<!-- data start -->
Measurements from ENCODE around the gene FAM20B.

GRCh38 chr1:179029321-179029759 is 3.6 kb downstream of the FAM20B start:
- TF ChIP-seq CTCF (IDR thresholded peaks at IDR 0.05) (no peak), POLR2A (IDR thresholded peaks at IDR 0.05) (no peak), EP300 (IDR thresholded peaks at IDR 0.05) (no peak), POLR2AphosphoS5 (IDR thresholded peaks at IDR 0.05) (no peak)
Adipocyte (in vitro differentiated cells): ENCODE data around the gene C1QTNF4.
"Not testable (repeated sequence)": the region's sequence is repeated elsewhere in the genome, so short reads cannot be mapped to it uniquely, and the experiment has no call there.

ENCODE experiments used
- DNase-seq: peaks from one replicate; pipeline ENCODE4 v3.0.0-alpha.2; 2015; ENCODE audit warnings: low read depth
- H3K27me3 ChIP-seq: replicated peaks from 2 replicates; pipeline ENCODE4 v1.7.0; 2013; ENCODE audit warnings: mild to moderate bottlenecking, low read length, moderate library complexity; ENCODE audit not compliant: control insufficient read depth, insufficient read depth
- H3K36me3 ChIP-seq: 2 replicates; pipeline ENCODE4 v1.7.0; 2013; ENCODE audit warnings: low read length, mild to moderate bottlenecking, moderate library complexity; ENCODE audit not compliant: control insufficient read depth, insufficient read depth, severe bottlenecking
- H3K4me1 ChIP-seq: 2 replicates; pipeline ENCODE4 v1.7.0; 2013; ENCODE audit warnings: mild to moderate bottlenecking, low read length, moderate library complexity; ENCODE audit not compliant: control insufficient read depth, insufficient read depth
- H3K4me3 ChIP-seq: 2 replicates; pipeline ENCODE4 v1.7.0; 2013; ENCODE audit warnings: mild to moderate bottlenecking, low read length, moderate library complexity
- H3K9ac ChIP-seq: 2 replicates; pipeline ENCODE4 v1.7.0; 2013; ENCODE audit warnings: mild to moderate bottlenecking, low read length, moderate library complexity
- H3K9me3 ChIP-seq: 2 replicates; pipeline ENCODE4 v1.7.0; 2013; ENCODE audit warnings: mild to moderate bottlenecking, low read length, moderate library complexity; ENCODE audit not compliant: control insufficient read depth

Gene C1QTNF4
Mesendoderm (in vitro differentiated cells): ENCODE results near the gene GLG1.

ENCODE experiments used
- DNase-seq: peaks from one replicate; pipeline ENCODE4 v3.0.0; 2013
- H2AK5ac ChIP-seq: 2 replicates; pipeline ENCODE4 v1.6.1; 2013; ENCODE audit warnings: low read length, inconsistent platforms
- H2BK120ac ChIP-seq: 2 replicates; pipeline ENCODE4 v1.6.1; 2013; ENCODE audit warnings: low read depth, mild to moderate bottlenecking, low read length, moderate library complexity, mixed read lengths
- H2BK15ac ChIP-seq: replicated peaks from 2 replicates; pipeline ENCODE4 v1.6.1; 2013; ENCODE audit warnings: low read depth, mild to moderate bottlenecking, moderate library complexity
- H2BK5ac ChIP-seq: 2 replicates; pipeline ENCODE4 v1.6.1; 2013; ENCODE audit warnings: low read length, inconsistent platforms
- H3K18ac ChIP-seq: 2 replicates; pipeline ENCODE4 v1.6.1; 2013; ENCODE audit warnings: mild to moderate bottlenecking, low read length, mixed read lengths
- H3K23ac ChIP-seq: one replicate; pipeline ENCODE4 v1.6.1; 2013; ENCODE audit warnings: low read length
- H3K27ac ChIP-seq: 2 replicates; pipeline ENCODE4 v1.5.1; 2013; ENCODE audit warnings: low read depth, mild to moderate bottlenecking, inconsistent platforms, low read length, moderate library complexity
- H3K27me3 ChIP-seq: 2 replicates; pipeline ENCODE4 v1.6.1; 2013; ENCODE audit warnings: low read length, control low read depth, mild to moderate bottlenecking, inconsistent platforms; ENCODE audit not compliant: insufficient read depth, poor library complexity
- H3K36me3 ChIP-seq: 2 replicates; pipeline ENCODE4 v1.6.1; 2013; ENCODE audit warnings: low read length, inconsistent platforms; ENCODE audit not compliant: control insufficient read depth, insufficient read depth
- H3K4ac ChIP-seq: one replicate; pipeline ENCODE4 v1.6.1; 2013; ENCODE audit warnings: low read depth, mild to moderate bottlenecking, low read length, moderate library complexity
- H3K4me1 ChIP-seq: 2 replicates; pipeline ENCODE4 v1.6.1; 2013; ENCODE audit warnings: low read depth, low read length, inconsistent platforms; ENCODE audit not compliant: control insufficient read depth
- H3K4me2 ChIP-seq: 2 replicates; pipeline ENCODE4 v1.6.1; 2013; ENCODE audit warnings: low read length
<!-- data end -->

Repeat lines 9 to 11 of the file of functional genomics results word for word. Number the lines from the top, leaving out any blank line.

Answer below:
- H3K36me3 ChIP-seq: 2 replicates; pipeline ENCODE4 v1.7.0; 2013; ENCODE audit warnings: low read length, mild to moderate bottlenecking, moderate library complexity; ENCODE audit not compliant: control insufficient read depth, insufficient read depth, severe bottlenecking
- H3K4me1 ChIP-seq: 2 replicates; pipeline ENCODE4 v1.7.0; 2013; ENCODE audit warnings: mild to moderate bottlenecking, low read length, moderate library complexity; ENCODE audit not compliant: control insufficient read depth, insufficient read depth
- H3K4me3 ChIP-seq: 2 replicates; pipeline ENCODE4 v1.7.0; 2013; ENCODE audit warnings: mild to moderate bottlenecking, low read length, moderate library complexity